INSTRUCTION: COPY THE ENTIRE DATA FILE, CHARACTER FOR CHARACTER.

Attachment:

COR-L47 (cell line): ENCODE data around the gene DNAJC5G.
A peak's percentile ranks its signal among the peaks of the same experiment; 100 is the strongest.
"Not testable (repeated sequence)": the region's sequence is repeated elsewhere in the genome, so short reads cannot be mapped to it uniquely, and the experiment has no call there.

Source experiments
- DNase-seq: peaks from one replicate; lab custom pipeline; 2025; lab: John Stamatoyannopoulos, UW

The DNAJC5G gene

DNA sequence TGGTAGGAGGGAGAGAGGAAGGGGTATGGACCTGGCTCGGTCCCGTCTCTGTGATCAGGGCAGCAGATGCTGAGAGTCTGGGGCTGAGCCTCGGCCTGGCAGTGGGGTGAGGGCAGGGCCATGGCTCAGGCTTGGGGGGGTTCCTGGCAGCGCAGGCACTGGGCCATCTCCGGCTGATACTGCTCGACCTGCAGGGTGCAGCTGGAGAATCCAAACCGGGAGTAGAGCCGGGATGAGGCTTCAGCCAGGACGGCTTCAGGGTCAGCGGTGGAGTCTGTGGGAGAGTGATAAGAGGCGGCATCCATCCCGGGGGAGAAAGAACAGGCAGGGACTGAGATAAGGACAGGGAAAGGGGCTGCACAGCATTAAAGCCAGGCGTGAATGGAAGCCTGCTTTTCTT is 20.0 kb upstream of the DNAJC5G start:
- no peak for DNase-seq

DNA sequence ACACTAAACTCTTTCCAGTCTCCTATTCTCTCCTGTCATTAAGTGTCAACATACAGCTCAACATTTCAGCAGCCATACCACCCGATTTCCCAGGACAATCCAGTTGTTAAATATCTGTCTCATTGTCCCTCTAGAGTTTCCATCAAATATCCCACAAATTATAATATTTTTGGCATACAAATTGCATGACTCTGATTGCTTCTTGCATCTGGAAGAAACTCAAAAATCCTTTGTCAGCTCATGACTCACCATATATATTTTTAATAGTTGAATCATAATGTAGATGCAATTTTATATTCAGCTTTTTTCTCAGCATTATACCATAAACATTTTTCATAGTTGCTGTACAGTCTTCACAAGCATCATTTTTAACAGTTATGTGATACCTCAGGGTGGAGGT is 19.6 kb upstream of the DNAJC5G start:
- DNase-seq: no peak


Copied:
COR-L47 (cell line): ENCODE data around the gene DNAJC5G.
A peak's percentile ranks its signal among the peaks of the same experiment; 100 is the strongest.
"Not testable (repeated sequence)": the region's sequence is repeated elsewhere in the genome, so short reads cannot be mapped to it uniquely, and the experiment has no call there.

Source experiments
- DNase-seq: peaks from one replicate; lab custom pipeline; 2025; lab: John Stamatoyannopoulos, UW

The DNAJC5G gene

DNA sequence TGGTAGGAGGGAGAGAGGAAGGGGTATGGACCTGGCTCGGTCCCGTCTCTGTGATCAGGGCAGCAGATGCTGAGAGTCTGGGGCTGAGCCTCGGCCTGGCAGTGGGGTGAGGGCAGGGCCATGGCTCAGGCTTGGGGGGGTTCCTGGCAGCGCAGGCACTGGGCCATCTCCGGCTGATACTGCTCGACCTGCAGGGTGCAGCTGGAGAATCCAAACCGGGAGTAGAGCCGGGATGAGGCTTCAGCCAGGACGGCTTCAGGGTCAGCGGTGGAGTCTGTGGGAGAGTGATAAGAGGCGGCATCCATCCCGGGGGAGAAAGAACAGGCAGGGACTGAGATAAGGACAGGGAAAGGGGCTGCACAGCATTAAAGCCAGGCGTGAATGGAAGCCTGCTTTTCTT is 20.0 kb upstream of the DNAJC5G start:
- no peak for DNase-seq

DNA sequence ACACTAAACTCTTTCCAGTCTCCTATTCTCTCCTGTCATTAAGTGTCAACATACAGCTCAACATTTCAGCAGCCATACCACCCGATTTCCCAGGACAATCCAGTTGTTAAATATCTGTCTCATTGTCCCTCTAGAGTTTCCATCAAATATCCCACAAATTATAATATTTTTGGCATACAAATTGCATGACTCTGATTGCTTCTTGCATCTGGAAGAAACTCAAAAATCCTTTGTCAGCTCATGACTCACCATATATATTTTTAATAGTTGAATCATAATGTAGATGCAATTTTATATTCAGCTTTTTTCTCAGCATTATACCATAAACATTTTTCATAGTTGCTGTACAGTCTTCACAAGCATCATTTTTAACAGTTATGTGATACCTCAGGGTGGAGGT is 19.6 kb upstream of the DNAJC5G start:
- DNase-seq: no peak